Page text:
Western Arctic Shelf-Basin Interactions (SBI) process experiment cruises were conducted during spring and summer in 2002 and 2004. A comparison of the 2004 data with the results from 2002 reveals several similarities but also some distinct differences. Similarities included the following: (1) Dissolved inorganic nitrogen (DIN) (ammonium+nitrate+nitrite) limited phytoplankton growth in both years, suggesting that the fixed-N transport through Bering Strait is a major control on biological productivity. (2) The head of Barrow Canyon was a region of enhanced biological production. (3) Plume-like nutrient maxima and N** minima (a signal of sedimentary denitrification) extending from the shelf into the interior were common except at our easternmost section where the nearshore end of these features intersected the slope. (4) Particularly during summer, oxygen supersaturations were common in or just above the shallow nitracline. (5) Surface waters at our deepest stations were already depleted in nitrate, ammonium and urea during our springtime observations. A major difference between the 2 years was the greater influence of warm, relatively low-nutrient Alaska Coastal Water (ACW) during 2004 entering the region via Bering Strait. This increased inflow of ACW may have reduced photic zone nutrient concentrations. The differences in water temperature and nutrients were most pronounced in the upper similar to 100 db, and the increased influence of warm water in 2004 relative to 2002 was most evident in our East Barrow (EB) section. Although the EB data were collected on essentially the same year-days (29 July-4 August 2002 vs. 29 July-6 August 2004), the surface layers were up to 5 degrees warmer in 2004. While the stronger inflow of ACW in 2004 may have reduced the autochthonous nutrient supply, rates of primary production, bacterial production, and particulate organic carbon export were higher in 2004. This conundrum might be explained by differences in the availability of light. Although, springtime ice thicknesses were greater in 2004 than in 2002, snow cover was significantly less and may have more than compensated for the modest differences in ice thickness vis a vis light penetration. In addition, there was a rapid and extensive retreat of the ice cover in summer 2004. Increased light penetration in 2004 may have allowed phytoplankton to increase utilization of nutrients in the shallow nitracline. In addition, more light combined with warmer temperatures could enhance that fraction of primary production supported by nutrient recycling. Enhanced subsurface primary production during summer 2004 is suggested not only by the results of incubation experiments but by more extreme dissolved oxygen supersaturations in the vicinity of the nitracline. We cannot, however, ignore aliasing that might arise from somewhat different station distributions and timing. It is also possible that the rapid ice retreat and warmer temperatures lead to an acceleration in the seasonal progression of biological processes such that the summer 2004 SBI Process Cruise (HLY 04-03) experiment was observing a state that might have existed a few weeks after completion of the 2002 summer cruise (HLY 02-03). Despite these complications, there is little doubt that biological conditions at the ensemble of hydrographic stations occupied in 2004 during the SBI Process Cruises differed significantly from those at the stations occupied in 2002. (c) 2008 Published by Elsevier Ltd.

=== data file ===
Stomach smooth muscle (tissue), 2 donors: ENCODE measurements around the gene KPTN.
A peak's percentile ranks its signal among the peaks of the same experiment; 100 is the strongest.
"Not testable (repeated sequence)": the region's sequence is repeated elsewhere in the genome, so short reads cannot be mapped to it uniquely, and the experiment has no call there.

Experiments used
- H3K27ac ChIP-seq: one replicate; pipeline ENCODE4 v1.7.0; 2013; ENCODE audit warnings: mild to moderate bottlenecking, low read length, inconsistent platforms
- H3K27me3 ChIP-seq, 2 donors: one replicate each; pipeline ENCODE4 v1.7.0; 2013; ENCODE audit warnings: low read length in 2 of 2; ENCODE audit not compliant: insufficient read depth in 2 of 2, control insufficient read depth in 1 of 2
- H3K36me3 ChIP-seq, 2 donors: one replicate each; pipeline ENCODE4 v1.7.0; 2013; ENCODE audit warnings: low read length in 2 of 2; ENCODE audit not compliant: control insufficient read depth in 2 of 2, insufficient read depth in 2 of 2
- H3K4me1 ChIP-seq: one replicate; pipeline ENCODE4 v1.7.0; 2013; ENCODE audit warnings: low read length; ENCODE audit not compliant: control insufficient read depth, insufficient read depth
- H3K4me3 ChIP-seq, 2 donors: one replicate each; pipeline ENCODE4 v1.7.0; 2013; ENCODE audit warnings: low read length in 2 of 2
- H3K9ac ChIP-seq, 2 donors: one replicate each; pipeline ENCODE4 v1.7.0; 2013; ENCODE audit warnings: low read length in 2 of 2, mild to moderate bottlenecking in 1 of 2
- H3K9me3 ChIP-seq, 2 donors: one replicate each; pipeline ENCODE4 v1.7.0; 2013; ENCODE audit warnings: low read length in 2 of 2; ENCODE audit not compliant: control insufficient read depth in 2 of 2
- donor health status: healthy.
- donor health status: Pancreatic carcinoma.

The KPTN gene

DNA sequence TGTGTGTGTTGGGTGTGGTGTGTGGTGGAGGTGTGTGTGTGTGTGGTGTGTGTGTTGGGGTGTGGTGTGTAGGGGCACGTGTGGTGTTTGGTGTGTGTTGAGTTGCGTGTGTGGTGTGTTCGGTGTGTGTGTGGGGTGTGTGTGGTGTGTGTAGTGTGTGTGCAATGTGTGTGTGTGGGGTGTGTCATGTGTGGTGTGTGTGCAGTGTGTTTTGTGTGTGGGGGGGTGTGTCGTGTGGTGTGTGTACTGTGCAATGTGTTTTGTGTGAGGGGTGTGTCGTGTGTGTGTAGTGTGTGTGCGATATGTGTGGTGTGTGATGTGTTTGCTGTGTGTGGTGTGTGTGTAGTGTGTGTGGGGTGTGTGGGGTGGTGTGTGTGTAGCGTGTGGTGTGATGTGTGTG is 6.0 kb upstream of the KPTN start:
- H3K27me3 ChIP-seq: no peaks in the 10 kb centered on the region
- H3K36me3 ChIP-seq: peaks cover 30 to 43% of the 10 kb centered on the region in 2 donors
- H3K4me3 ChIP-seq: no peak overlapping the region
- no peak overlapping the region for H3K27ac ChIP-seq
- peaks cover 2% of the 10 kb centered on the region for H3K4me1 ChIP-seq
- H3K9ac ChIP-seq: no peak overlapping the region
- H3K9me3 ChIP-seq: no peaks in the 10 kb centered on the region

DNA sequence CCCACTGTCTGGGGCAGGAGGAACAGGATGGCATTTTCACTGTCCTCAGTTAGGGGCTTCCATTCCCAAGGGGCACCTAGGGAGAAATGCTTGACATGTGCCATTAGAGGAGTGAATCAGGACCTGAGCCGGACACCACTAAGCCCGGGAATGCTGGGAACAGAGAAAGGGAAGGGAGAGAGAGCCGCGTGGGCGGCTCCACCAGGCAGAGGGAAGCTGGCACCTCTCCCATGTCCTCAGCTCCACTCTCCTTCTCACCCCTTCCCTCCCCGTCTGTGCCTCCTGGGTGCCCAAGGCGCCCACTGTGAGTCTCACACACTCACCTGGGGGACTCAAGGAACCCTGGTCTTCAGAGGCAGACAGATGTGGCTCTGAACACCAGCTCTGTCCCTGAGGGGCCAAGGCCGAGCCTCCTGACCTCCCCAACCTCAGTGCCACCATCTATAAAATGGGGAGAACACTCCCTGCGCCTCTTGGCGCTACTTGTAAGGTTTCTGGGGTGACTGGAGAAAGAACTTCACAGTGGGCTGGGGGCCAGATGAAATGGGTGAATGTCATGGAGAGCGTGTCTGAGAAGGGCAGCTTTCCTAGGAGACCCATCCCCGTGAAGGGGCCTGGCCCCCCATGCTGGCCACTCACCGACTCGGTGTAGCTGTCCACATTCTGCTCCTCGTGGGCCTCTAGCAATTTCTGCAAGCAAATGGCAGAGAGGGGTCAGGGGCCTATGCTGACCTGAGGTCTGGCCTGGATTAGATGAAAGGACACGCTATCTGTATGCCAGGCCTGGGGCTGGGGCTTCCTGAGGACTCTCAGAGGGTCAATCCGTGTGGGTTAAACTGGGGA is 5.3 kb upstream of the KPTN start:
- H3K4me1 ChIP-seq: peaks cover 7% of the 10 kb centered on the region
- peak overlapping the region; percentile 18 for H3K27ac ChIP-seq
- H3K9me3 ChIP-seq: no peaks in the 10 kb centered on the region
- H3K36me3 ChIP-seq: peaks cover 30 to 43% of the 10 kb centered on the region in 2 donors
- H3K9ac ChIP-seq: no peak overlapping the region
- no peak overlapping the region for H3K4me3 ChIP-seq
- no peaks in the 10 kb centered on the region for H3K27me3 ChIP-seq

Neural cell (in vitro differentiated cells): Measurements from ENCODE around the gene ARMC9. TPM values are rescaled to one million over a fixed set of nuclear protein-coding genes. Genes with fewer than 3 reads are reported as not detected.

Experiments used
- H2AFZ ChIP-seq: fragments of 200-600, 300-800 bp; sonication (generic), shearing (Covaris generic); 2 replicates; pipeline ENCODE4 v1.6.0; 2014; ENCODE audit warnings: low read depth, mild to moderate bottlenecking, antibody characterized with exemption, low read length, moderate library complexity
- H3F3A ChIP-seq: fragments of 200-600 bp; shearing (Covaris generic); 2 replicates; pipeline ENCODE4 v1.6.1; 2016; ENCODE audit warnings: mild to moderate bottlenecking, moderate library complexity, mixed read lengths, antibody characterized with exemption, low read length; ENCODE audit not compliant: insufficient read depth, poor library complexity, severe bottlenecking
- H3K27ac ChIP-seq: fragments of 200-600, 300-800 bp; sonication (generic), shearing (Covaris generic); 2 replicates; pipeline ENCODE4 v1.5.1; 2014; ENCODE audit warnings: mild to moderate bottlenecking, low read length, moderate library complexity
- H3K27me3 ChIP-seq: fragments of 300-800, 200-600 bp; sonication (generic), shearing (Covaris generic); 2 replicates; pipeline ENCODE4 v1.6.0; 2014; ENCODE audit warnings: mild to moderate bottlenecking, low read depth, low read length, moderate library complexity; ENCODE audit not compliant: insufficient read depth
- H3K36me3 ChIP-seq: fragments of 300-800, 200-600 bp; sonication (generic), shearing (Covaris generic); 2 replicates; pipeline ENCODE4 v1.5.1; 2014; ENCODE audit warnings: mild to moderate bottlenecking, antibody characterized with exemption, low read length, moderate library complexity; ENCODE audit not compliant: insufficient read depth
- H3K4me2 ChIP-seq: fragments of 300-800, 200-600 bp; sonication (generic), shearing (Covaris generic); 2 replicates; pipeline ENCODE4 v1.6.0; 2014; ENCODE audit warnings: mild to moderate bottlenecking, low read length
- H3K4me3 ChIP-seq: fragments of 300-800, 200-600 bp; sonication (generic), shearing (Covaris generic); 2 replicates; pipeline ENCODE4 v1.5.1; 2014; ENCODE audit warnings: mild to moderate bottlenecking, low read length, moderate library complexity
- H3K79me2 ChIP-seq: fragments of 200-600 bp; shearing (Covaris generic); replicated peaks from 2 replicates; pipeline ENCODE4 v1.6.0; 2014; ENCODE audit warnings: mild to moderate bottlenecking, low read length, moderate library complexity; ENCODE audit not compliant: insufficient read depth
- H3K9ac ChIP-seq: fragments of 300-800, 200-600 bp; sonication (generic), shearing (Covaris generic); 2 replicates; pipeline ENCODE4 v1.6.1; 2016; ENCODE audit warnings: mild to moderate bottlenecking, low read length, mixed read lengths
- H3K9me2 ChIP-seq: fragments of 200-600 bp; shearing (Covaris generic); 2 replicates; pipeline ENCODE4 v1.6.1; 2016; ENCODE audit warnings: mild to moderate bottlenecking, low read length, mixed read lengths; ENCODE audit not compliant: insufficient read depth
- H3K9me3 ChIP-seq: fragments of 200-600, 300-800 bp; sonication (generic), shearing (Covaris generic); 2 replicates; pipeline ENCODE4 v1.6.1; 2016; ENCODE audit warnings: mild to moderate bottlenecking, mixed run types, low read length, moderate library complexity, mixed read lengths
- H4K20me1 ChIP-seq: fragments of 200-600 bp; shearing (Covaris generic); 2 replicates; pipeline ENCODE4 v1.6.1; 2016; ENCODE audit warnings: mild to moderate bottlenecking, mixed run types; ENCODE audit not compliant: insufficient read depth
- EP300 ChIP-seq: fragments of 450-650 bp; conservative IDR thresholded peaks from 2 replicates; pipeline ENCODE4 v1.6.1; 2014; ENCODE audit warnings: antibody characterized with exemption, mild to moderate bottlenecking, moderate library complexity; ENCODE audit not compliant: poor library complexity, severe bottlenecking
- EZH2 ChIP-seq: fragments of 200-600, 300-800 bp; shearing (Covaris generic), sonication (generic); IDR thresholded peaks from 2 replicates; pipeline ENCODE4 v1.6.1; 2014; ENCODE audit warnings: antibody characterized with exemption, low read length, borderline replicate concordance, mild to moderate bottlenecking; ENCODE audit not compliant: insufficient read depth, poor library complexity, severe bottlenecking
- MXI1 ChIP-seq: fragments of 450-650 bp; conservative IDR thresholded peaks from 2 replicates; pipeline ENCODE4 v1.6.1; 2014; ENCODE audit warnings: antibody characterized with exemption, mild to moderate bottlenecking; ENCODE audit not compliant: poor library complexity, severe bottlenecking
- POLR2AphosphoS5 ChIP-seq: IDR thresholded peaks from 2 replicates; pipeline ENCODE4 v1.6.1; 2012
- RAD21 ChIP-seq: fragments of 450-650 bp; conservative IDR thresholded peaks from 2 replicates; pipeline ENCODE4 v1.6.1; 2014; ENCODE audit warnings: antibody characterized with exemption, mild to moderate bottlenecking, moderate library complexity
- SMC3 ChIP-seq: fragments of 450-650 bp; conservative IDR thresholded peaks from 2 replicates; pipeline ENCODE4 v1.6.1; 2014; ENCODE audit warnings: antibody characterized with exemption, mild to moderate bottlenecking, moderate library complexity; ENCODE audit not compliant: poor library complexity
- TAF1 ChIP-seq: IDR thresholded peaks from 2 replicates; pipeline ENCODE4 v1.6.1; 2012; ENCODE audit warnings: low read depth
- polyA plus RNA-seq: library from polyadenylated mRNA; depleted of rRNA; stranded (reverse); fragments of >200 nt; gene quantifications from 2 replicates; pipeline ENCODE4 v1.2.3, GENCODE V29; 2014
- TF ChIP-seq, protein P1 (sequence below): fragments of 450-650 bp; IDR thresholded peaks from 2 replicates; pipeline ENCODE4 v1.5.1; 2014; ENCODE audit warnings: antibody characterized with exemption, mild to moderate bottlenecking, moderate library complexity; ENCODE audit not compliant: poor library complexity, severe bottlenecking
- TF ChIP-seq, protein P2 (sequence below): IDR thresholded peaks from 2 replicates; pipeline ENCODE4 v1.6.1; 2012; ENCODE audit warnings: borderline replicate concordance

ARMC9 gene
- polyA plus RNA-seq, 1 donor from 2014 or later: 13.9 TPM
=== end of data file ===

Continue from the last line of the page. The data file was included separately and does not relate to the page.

Macdonald, RW, Carmack EC, McLaughlin FA, Falkner KK, Swift JH.  1999.  Connections among ice, runoff and atmospheric forcing in the Beaufort Gyre. Geophysical Research Letters. 26:2223-2226.   10.1029/1999gl900508   AbstractWebsite

During SHEBA, thin ice and freshening of the Arctic Ocean surface in the Beaufort Sea led to speculation that perennial sea ice was disappearing [McPhee Ei al., 1998]. Since 1987, we have collected salinity, delta(18)O and Ba profiles near the initial SHEBA site and, in 1997, we ran a section out to SHEBA. Resolving fresh water into runoff and ice melt, we found a large background of Mackenzie River water with exceptional amounts in 1997 explaining much of the freshening at SHEBA. Ice melt went through a dramatic 4-6 m jump in the early 1990s coinciding with the atmospheric pressure field and sea-ice circulation becoming more cyclonic. The increase in sea-ice melt appears to be a thermal and mechanical response to a circulation regime shift. Should atmospheric circulation revert to the more anticyclonic mode, ice conditions can also be expected to revert a! though not necessarily to previous conditions.

Anderson, LG, Bjork G, Holby O, Jones EP, Kattner G, Koltermann KP, Liljeblad B, Lindegren R, Rudels B, Swift J.  1994.  Water masses and circulation in the Eurasian Basin: Results from the Oden 91 expedition. Journal of Geophysical Research-Oceans. 99:3273-3283.   10.1029/93jc02977   AbstractWebsite

The Oden 91 North Pole expedition obtained oceanographic measurements on four sections in the Nansen and Amundsen basins of the Eurasian Basin and in the Makarov Basin of the Canadian Basin, thereby proving the feasibility of carrying out a typical oceanographic program using an icebreaker in the Arctic Ocean. The data show greater spatial variability in water structure and circulation than was apparent from previous data. The results show that a clear front exists between the Eurasian and Canadian basins such that upper halocline water in the Canadian Basin is almost absent from the Eurasian Basin. The lower halocline water produced in the Barents-Kara Sea region permeates much of the Eurasian Basin and flows along the continental slope into the Canadian Basin. The deeper circulation is strongly influenced by topography. Three return flows of the Atlantic layer are identified, one over the Nansen-Gakkel Ridge, one over the Lomonosov Ridge, and a third flowing from the Canadian Basin. The slight differences observed in salinity and temperature characteristics of the deeper waters of the Nansen and Amundsen basins do not lead to an obvious explanation of their origin or flow pattern.